Unfortunately, Suanne met with her jinx when she lost five games in a row after the 11th round, tumbling down to the middle of the ranking. Nevertheless, she mustered her strength and beat Andy, Nawapadol, Tony and a few others to finish at 10th place. During the 1st day dinner, Ganesh Asirvatham (Klang) remarked that he hoped for Suanne to participate in the WSC in the very near future. I couldn't agree more; Suanne had a catlike ability of drawing tiles, purringly good strategy and unmewed players with stinkers.

Aaron, well myself, had one heck of a tournament (Mm... cash). On Day 1 I started in the top 5 and managed to claim 1st place after rounds four and five. On round five, playing with Hubert, I was nerve-wrecked when he played MOYITIES in the endgame to narrow the losing spread to two, although I had played a niner, BROODERS. Although I was ahead of Ganesh throughout day 1, the two next days the elephant engaged in rampage mode and stampeded his way to the top, squashing players mercilessly, and along the way produced earthquaking feats: his second 700+ game and the 11-letter bingo NORMALITIES.

Putting the elephant aside, I had memorable games throughout the tournament. First, was my first ever game against Odette. Although she had played BACKSTAY and ORIGANE to lead me by a mile, I caught up with her with PLEASED and REGULOS. Alas, my endgame tiles didn't favor me and Odette won the game by 22 points.

Next, was of course the one with Ricky. I played FANBASE, which was challenged off by Ricky. After much consideration I tried BEFANAS when my turn came, and Ricky got into his signature 'Oh my god' gesture. I was pretty much relieved when the word appeared to be allowed from LOOK. Later, I played ANTIROLL and Ricky phonied with ANTIROLLS when it was going to be endgame. Instead of setting up for a fifth bingo I played VENOM and SAD to wrap up the game at 533-341.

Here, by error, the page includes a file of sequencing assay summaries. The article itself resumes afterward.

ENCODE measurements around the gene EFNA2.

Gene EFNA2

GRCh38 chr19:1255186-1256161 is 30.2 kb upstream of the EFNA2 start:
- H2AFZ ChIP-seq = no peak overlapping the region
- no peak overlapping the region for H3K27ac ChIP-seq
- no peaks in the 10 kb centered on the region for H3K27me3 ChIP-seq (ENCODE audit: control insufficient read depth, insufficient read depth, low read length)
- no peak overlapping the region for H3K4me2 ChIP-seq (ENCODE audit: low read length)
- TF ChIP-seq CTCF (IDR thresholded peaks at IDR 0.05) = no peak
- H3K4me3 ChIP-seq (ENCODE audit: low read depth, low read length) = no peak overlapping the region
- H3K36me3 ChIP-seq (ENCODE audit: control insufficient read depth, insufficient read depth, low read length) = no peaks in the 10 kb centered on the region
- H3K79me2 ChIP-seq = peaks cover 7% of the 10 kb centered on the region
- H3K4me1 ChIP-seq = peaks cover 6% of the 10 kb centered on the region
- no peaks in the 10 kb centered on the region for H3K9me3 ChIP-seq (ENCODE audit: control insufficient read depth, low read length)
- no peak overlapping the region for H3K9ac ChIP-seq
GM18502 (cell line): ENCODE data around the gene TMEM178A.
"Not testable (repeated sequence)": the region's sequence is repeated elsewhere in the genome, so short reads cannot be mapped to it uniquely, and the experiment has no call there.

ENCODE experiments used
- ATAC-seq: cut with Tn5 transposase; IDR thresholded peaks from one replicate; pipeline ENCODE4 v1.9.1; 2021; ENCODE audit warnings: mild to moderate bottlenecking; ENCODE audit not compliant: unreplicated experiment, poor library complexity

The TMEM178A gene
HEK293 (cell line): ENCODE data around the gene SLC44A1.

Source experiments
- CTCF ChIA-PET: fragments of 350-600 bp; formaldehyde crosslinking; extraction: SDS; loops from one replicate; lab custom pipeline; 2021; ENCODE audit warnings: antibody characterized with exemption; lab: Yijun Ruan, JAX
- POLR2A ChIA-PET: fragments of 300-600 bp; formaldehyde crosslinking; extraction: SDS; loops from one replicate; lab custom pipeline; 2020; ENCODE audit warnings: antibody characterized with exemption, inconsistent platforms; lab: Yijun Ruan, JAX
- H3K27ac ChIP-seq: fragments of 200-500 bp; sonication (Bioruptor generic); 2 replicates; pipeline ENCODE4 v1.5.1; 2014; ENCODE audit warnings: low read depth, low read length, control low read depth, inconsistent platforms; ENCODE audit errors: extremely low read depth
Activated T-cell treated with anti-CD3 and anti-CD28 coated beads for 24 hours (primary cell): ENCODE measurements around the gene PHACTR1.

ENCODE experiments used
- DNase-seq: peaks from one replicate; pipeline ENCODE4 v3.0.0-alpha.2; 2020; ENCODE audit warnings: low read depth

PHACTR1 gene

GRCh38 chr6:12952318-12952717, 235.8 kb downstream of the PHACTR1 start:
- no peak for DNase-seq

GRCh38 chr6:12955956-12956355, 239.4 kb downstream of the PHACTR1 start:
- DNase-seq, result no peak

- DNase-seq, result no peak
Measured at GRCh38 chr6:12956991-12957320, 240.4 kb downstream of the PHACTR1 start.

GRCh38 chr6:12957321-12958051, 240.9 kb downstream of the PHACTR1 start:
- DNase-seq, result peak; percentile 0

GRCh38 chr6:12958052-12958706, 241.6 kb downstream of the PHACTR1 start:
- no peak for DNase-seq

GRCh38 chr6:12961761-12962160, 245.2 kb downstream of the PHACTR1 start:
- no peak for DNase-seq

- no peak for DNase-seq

Finally, my 195-point spread win against Andy Kurnia. The game started slowly and I phonied with FIBIA, thinking that it was a bone (TIBIA). I fished with BI and AWL to get EEEFIST. Andy played ROQUE with the R on the triple-word. I quickly played REEFIEST, drew ?AEIMNR and gleefully played a four-timer, MANLIER. Next, Andy wanted to play VIZIRATE but I blocked with VENTS. Frustrated, Andy played ZIRAM and I spiked him with WEENIEST through his I. I drew ?AGINNR and searched for a niner through the T. I gave up and played TRAINING. Andy finally played his bingo, ERADIATE for 60 but I outscored him again with KORS for 69 points where I hooked ERADIATE with an S that landed on the triple word square. After the game, Andy figured out my niner: NATURING.

In conclusion, Suanne's outstanding performance at CSC indicated the continuing growth of the Penang Scrabble scene. I think the reason why Penangites were so passionate about representing Malaysia and uplifting her name to the very best was that there was teamwork and rapport fostered among the players, to the extent that it was as if they were one big family. Nonetheless, there was always indirect emotional and spiritual support between the Malaysian representatives.

And yet, the Singaporeans outperformed us. Grr...

If you would like to know about the full results of CSC, visit www.toucanet.com.